The town's MP Lucy Allan said the problem had been people's attitude towards women and girls, while Ludlow MP Philip Dunne and opposition leader Andrew Eade said the extent of the issue needed to be revealed.
"I genuinely believe we need to find out why this happened," Ms Allan said. "Our communities need answers.
"This is about failing to join the dots. It's about social and cultural attitudes to young women and girls, where it's seen to be, somehow, that the victim has brought it upon themselves. That is what I find abhorrent about this.
"People will almost say 'That's how they behave, isn't it?'
"And it's that attitude towards young women and girls where people feel this is perfectly normal behaviour for these girls without questioning why it is they are engaging in sexual activity with men who are 35, 40 when they are only 13."
Philip Dunne, MP for Ludlow, said half-measures to solve the problem would not suffice.
"It is a wake-up call to an extremely serious issue," he said.
Identifying vulnerable young people
"I have had briefings from West Mercia Police outlining how they have been tackling this issue since it emerged, and I am encouraged West Mercia Police have become more skilled in identifying vulnerable young people at risk from grooming, especially looked after children, and in tackling perpetrators.
"Much of the abuse reported so widely is historic, and points to a catalogue of failures in the past by the police and the local authority in Telford to act and safeguard children against such horrific exploitation. But we still see headlines in our papers about child sexual abuse uncovered in Telford and other areas. So I do not believe we can accept that this is not an ongoing issue today.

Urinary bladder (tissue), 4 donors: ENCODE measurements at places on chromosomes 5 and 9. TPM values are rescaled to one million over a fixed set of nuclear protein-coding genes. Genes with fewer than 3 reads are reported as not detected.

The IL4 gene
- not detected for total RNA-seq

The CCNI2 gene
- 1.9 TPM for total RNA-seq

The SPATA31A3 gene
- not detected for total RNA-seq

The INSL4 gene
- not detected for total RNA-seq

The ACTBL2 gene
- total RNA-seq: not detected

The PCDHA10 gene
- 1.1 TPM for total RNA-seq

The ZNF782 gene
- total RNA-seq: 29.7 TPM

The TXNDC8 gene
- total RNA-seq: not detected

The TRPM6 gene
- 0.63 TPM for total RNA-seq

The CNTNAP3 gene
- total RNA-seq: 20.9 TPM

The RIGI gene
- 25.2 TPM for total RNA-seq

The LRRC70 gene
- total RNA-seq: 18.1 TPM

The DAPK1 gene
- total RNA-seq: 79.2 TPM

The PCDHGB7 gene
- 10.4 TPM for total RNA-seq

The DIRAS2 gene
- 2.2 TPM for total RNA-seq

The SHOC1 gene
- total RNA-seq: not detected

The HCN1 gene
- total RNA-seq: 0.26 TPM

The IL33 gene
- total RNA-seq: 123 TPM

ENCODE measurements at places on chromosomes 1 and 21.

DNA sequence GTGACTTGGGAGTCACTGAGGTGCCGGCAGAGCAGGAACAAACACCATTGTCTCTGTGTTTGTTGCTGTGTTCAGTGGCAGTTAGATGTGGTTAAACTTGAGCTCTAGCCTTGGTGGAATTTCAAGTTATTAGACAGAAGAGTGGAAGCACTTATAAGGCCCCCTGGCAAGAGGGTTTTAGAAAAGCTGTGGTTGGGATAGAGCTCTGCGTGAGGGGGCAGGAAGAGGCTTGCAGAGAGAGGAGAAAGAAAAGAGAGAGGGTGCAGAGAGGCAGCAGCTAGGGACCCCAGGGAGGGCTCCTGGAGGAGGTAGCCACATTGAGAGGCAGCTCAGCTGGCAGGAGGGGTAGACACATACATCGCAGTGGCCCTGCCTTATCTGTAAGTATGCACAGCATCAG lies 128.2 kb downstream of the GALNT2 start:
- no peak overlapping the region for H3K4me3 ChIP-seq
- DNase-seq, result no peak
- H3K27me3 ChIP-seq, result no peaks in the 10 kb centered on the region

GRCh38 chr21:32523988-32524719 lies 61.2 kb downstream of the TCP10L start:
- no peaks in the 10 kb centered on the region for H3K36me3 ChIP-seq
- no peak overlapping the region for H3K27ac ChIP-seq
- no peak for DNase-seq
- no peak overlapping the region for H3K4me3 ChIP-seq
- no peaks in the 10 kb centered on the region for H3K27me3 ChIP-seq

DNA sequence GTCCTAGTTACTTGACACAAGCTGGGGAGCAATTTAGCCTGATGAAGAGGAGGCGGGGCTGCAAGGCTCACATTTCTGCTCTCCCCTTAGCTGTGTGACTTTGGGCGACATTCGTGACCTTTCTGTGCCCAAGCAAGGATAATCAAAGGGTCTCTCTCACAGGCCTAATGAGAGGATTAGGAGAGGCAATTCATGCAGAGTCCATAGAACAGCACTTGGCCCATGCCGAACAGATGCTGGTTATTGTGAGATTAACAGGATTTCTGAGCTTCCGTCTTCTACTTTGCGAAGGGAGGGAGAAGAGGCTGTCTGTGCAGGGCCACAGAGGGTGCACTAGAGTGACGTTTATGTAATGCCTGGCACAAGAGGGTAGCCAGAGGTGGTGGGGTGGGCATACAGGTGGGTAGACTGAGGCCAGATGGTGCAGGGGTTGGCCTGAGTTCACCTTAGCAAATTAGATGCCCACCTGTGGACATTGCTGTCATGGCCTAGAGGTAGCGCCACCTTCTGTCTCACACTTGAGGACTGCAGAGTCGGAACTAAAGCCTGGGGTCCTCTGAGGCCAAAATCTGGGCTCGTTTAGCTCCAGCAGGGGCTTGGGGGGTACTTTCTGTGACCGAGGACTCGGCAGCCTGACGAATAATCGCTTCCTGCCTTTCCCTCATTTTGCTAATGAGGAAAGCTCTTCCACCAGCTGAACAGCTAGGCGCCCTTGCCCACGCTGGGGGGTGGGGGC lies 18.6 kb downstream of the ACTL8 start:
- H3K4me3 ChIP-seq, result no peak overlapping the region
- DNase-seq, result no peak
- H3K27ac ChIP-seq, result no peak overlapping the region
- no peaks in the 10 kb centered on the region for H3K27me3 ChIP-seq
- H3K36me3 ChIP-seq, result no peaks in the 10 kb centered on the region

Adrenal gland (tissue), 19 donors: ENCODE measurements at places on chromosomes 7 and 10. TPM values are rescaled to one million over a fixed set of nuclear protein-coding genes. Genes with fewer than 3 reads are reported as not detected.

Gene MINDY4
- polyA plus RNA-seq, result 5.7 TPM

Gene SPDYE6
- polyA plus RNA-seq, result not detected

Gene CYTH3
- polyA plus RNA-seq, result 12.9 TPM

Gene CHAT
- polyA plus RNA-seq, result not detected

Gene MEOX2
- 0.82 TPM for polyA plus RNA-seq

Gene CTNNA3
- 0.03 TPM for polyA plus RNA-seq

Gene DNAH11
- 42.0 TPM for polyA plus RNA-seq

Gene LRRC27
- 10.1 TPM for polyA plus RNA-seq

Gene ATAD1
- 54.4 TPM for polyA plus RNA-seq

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"Half measures will not suffice, and will not represent justice for those allegedly 1,000 girls or so and young women since the 1980s who have suffered at the hands of abusers.
"A full independent inquiry would send a powerful message, would likely lead to others coming forward, and would highlight to today’s perpetrators, victims and those in positions of responsibility what horrendous consequences such exploitation can have."
Andrew Eade, leader of the opposition Telford Conservatives group, said the full extent of the problem needed to be made clear.
He said: "I believe there is a problem here and we need to address the problems as quickly and as conclusively as we can. We need to understand the extent of the problems for we can deal with it.
"I think the problem is we do not know the extent of what is happening at the moment and that is not a good position to be in.
"We are not looking for a witch hunt or to hang anyone out to dry but we need to know the full extent of the problem."